The same is understood when reading Leviticus 24:17, 21: “And he that killeth any man shall surely be put to death.” “And he that killeth a beast, he shall restore it: and he that killeth a man, he shall be put to death.” The norm of the law an eye for an eye was applied not only to problems of physical injuries, but also in the case of financial injury: “And he that killeth a beast shall make it good; beast for beast.” Levit- icus 24:18. This means that the perpetra- tor had to pay the equivalent, sometimes something more, and sometimes even dou- ble, but not excessive.
A limit was placed on restitution payments. Indeed, some people think that the person who did wrong should be made to pay triple, quadruple, or even ten or twenty times more for what he has done; or, in the fury of resentment, demand is made for unlimited repayment. Think of what Jacob’s sons did not only to the one who violated their sister but to the whole city. Genesis 34. Since such excesses can reside in man’s sinful tendencies in demanding restitution for offenses and damages suffered, we realize the fairness of this principle.
Furthermore, we should be clear that this was a legal statute given to a people who were under civil authority and was for the guidance of the judges who were responsible for issuing and applying sentences for wrongdoing. This might come under the jurisdiction of a local or national court, such as the Sanhedrin, but it was exclusively the country’s authorities who had such power. Furthermore, in some cases, a blood avenger was empowered to carry out the sentence after a judgment was pronounced; but that does not mean that such a thing is applicable today. Are Christians today invested with judicial authority and authorized by the Lord to sit in judgment and issue sentences of innocence or guilt, life or death? Is it not solely the authorities who carry such a responsibility? God does not call people to be responsible to enforce civil law.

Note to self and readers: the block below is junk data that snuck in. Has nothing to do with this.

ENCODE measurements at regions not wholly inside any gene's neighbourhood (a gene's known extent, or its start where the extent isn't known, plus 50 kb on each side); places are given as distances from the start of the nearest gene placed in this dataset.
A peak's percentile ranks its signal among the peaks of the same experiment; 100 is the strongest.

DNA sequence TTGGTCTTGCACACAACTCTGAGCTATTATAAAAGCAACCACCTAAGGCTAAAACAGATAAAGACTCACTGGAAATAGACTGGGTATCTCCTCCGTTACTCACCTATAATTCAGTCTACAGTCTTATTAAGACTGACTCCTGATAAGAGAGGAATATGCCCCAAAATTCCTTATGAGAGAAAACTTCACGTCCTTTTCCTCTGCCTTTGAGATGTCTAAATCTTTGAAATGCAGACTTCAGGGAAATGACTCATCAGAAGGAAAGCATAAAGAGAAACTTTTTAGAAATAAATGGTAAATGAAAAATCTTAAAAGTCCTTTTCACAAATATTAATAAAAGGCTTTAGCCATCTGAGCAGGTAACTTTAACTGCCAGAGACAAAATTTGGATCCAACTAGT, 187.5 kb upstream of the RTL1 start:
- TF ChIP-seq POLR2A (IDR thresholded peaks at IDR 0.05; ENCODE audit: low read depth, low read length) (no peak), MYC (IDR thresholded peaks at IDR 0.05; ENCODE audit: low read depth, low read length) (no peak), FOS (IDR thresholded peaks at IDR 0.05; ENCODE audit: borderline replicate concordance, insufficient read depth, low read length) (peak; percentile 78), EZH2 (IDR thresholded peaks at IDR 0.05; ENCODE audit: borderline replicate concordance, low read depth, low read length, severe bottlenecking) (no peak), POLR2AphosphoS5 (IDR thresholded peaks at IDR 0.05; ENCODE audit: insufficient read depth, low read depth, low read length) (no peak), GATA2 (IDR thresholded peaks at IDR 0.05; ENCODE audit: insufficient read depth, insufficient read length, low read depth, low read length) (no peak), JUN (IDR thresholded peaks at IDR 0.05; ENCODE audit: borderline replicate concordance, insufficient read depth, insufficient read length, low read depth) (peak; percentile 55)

“An eye for an eye and a tooth for a tooth” is therefore not personal authorization to retaliate against a culprit, life for life, violence for violence, and wound for wound, but a principle entrusted to the authorities who watch over the wellbeing of society; they are responsible to punish the wrongdoer.
In the Christian era, the magistrate is “a revenger to execute wrath upon him that doeth evil.” The “governors” “are sent by Him [the Lord] for the punishment of evildoers.” Romans 13:4; 1 Peter 2:13, 14. Ancient Israel was a church and a state, and the functions of both were carried out. Spiritual Israel is not a state; it is exclusively a body under God and cannot apply standards or exercise authority that do not belong to it. The church cannot assume rights and carry out prerogatives that are entrusted to secular governments.
The death penalty
The same reasoning is applicable to the death penalty. In ancient Israel, certain transgressions were punished with the death penalty. These included premeditated murder, cursing or killing one’s parents, kidnapping, idolatry, illicit relationships, adultery, fornication, the evocation of spirits, and more. See Exodus 21, 22; Leviticus 18:29, 30; Deuteronomy 22:13-30; 1 Samuel 28:3, 9. Just because such punishments were inflicted in ancient Israel is no justification for their being applied today. Adventist believers have never taught or practiced such things. Can God’s remnant people today apply or even support the carrying out of the death penalty? Can the church issue and carry out a death sentence? If it could, it would be not be a Christian church but a court! And what about a Christian in the New Testament era? If he could do such a thing, then it would mean that he would be a magistrate or a judge.